After an interesting night at Motel 6 in Nogales, AZ we got off to an early start heading west along Ruby Rd. toward Sycamore Canyon and California Gulch.
As soon as we pulled into the Sycamore Canyon trailhead parking lot we heard a Thick-billed Kingbird calling from the top of one of the trees. We found it within a few moments as an Acorn Woodpecker was trying to chase it away from it’s perch.
Bell’s Vireos were calling everywhere around us and I finally got some decent shots of them! An Eastern Bluebird pair also made a nest out of an abandoned hole in one of the Sycamore trees just above the parking lot. The male and female were actively catching insects and taking them back to their nest.
We pretty much could have just stayed in the parking lot all day without getting bored with as much activity going on all around us. But we decided we better start hiking up the canyon before the mid-day heat became any more unbearable. We took care not to brush up against all of the Poison Ivy growing all along the creek.
Not even 75 yards down the trail, my friend yelled at me to not take another step and quickly grabbed my arm. As soon as she did, I heard the all to familiar sound of a Rattlesnake just a few feet away. I’m not sure how I didn’t hear it but I’m truly grateful for my friend’s quick reaction time in stopping me! I breathed a sigh of relief and realized this was a great opportunity to take video of the Rattlesnake!
Although the creek was relatively dry within the first half-mile that quickly changed farther down the Canyon. Pockets of water provided a home for the native fish, Sonoran Mud Turtles, Leopard Frogs and many different species of Dragonflies and Butterflies.
Playing with Leopard Frogs
Since there wasn’t much bird activity I took the opportunity to photograph our other winged friends that seemed to be begging for our attention.
One of the larger ponds held lots of native fish that I’m still trying to identify. While I was watching the fish swim about I took notice to a Sonoran Mud Turtle along the edge of the pond.
Sonoran Mud Turtle
Nick caught a Black-necked Garter Snake a little way down the trail and brought it back for all of us to look at and photograph. Not much later he came back with a gravid female Lesser Earless Lizard!
Black-necked Garter Snake
Lesser Earless Lizard
After a quick little break of playing with dragonflies and reptiles we hiked up the Canyon a bit more where we heard a Northern Pygmy-owl calling. It didn’t take very long for me to find him as he had lots of Bewick’s Wrens mobbing him certainly not appreciating him being so close to their nests. We all got spectacular views and I took one of my favorite photos from the weekend.
It was a beautiful day to be in Sycamore Canyon. Not a drop of rain and reasonable temperatures despite it being the middle of summer.
Since it was the middle of the day, we took a quick break back at the parking lot to eat lunch and I even fell asleep in my chair while I was waiting for the Eastern Bluebirds to return to their nest! It was close to 2PM before we decided to pack up and head over to California Gulch.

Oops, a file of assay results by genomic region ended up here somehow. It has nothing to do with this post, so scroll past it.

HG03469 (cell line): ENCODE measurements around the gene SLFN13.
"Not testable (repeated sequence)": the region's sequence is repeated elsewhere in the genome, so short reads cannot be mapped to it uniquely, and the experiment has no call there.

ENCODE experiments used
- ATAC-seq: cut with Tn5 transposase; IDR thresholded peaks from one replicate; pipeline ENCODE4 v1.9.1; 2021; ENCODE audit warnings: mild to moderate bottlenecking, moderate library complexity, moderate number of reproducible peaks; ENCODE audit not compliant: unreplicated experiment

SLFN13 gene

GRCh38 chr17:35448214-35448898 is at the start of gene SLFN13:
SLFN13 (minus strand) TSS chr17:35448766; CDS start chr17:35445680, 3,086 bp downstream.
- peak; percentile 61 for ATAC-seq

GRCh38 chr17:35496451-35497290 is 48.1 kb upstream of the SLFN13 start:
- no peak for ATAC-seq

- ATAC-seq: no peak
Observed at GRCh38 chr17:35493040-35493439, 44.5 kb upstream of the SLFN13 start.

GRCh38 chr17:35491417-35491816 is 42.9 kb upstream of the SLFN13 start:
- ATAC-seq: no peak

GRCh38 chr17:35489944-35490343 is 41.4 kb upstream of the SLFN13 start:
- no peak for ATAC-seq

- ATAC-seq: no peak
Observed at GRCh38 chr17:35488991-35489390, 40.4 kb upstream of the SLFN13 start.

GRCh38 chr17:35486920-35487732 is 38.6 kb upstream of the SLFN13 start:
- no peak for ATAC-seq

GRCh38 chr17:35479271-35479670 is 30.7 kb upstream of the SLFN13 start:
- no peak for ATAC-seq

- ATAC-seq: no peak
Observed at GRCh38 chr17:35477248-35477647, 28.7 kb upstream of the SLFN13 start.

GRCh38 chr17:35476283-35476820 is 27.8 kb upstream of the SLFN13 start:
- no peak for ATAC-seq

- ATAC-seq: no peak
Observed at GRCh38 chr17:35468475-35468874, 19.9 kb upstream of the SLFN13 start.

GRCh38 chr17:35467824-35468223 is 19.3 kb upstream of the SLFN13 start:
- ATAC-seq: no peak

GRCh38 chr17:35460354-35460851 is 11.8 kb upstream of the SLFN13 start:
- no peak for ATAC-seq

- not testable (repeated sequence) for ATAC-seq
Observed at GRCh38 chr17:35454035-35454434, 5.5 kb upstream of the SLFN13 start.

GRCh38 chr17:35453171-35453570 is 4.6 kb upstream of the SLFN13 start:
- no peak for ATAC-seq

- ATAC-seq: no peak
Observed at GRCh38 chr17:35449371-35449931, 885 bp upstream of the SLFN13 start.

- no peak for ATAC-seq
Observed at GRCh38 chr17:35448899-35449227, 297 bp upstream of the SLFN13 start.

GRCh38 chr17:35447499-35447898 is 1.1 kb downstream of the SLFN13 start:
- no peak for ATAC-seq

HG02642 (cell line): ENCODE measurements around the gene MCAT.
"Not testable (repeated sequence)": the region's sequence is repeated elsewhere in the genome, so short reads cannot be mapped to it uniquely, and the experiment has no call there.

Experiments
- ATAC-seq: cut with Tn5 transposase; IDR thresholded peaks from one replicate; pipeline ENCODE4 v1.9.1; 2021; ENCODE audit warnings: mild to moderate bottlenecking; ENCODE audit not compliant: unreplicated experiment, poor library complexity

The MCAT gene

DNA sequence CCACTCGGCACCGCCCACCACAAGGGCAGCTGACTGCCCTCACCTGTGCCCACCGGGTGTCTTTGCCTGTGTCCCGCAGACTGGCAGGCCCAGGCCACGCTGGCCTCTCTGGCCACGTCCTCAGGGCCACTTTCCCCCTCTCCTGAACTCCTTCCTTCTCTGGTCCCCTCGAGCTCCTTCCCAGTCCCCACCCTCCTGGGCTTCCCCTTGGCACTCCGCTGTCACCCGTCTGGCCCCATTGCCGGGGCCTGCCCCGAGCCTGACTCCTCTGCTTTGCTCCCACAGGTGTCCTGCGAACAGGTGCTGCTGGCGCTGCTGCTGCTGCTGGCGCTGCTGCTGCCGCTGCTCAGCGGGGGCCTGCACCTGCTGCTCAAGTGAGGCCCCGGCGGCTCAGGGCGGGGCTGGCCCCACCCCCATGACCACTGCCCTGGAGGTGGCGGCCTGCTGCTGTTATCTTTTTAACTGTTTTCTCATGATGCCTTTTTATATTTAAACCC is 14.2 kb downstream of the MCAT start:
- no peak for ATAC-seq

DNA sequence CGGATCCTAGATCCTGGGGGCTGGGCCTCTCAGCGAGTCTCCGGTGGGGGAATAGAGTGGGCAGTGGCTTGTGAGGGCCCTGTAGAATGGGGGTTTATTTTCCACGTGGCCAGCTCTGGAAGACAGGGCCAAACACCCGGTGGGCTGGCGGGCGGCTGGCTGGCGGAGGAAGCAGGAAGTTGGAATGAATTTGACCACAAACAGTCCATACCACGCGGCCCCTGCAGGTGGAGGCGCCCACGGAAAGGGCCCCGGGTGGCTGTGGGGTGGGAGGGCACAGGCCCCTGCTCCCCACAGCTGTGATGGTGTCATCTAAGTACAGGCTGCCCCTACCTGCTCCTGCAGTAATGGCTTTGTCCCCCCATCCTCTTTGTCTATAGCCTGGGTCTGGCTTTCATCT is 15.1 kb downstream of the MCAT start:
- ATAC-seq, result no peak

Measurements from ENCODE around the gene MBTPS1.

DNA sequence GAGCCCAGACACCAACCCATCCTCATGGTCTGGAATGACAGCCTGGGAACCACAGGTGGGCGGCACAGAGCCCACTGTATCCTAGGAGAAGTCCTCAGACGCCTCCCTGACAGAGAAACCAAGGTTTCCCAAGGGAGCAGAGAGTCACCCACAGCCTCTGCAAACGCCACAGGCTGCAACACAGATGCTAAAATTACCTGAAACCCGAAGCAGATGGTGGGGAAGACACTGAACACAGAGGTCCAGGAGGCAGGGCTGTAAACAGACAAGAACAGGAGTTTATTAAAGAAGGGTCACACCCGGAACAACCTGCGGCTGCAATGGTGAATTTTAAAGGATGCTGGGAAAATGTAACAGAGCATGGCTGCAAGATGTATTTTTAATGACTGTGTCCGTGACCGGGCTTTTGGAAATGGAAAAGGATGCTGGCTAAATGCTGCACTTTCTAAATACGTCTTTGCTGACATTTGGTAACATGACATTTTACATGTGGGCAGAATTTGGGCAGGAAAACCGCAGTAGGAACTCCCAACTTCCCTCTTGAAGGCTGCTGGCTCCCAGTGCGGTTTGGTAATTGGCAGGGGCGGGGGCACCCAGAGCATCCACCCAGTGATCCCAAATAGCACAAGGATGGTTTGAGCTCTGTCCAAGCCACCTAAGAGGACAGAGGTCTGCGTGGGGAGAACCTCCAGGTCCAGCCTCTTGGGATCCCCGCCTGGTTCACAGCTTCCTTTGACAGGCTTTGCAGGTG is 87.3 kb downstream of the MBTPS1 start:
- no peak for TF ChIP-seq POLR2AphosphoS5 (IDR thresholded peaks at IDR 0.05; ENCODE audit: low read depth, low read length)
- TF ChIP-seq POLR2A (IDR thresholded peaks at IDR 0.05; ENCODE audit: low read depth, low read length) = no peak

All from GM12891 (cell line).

We took the long way around through Warsaw Canyon and Clayton Canyon. We were treated to a few Montezuma Quail with a juvenile along the way. While we were photographing and enjoying the scenery a US Customs and Border Protection helicopter circled around us for a few minutes. Clearly they were running all the license plates of our vehicles and to make sure we weren’t hustling drugs or illegal immigrants across the border. It was the first time I’ve ever seen a helicopter in that area let alone one that took such keen interest to what we were doing.
Sonoran Barrel Cactus
We drove past the southern entrance to California Gulch and I immediately noticed two individuals walking rapidly into the Gulch. I tried to grab my camera to get a photo and so I could get a closer look but they quickly disappeared around the mountain… There were no vehicles in sight and we never did see the two people again. Most likely they were Mexican immigrants trying to get into the U.S. but we’ll never know for sure.
We continued on our way to the north parking lot where everyone typically enters the Gulch. Just as we were pulling into the parking lot we spotted a male Lesser Earless Lizard sunbathing on one of the rocks.
Lesser Earless Lizard
Due to the steep mountains surrounding the Gulch, the sun was just going down as we hiked to the bottom so it did not provide the lighting conditions I had hoped for. Five-striped Sparrows were singing all around us and it didn’t take long to spot one up on the hillside.
Also in the area were many Varied Bunting families of males, females and juveniles. We also had a Yellow-billed Cuckoo on the way back to the cars. I took a couple of photos at very distant range but nothing noteworthy enough to post here. We then headed about .2 down the road to the Oro Blanco Mine where the infamous Buff-collared Nightjar returns every summer. We met up with Melody Kehl and her tour group and thankfully we did as it provided many more eyes and ears to hopefully locate the Nightjar. With just a little bit of remaining light in the sky someone shouted out they heard the Nightjar. We all rushed over just quick enough to see it fly off into the wash. We tracked it down for a bit and got a couple of fleeting glimpses of it flying away as we followed it’s call. Unfortunately there were zero photo ops so I came back without any photos.
Feeling a bit defeated we headed back into town. About 40 miles outside of Nogales, along Ruby Road, we saw a HUGE Black-tailed Rattlesnake just spread across the middle of the road. At first I thought it had been run over but as soon as we all jumped out of the car it started moving off the road perfectly fine. I didn’t get any photos since my camera was already packed away so I grabbed my iPhone to take video.